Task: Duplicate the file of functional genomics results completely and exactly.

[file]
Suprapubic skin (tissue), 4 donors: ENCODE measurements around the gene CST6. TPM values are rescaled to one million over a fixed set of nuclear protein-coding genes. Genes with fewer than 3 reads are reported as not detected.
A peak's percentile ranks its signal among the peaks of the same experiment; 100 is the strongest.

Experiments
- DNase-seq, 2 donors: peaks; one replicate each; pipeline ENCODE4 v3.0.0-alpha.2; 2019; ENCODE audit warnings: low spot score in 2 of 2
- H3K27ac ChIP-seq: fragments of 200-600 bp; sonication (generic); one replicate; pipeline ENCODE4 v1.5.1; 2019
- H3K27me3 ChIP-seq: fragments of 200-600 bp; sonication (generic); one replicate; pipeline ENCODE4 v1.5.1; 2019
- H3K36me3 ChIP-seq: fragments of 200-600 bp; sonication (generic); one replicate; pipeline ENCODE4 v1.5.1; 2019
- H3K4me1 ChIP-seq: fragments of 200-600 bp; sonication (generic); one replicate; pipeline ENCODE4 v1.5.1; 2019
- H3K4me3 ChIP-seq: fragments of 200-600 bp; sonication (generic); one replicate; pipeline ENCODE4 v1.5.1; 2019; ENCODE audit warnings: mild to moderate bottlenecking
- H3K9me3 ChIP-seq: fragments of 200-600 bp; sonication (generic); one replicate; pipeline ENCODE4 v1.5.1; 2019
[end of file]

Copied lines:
Suprapubic skin (tissue), 4 donors: ENCODE measurements around the gene CST6. TPM values are rescaled to one million over a fixed set of nuclear protein-coding genes. Genes with fewer than 3 reads are reported as not detected.
A peak's percentile ranks its signal among the peaks of the same experiment; 100 is the strongest.

Experiments
- DNase-seq, 2 donors: peaks; one replicate each; pipeline ENCODE4 v3.0.0-alpha.2; 2019; ENCODE audit warnings: low spot score in 2 of 2
- H3K27ac ChIP-seq: fragments of 200-600 bp; sonication (generic); one replicate; pipeline ENCODE4 v1.5.1; 2019
- H3K27me3 ChIP-seq: fragments of 200-600 bp; sonication (generic); one replicate; pipeline ENCODE4 v1.5.1; 2019
- H3K36me3 ChIP-seq: fragments of 200-600 bp; sonication (generic); one replicate; pipeline ENCODE4 v1.5.1; 2019
- H3K4me1 ChIP-seq: fragments of 200-600 bp; sonication (generic); one replicate; pipeline ENCODE4 v1.5.1; 2019
- H3K4me3 ChIP-seq: fragments of 200-600 bp; sonication (generic); one replicate; pipeline ENCODE4 v1.5.1; 2019; ENCODE audit warnings: mild to moderate bottlenecking
- H3K9me3 ChIP-seq: fragments of 200-600 bp; sonication (generic); one replicate; pipeline ENCODE4 v1.5.1; 2019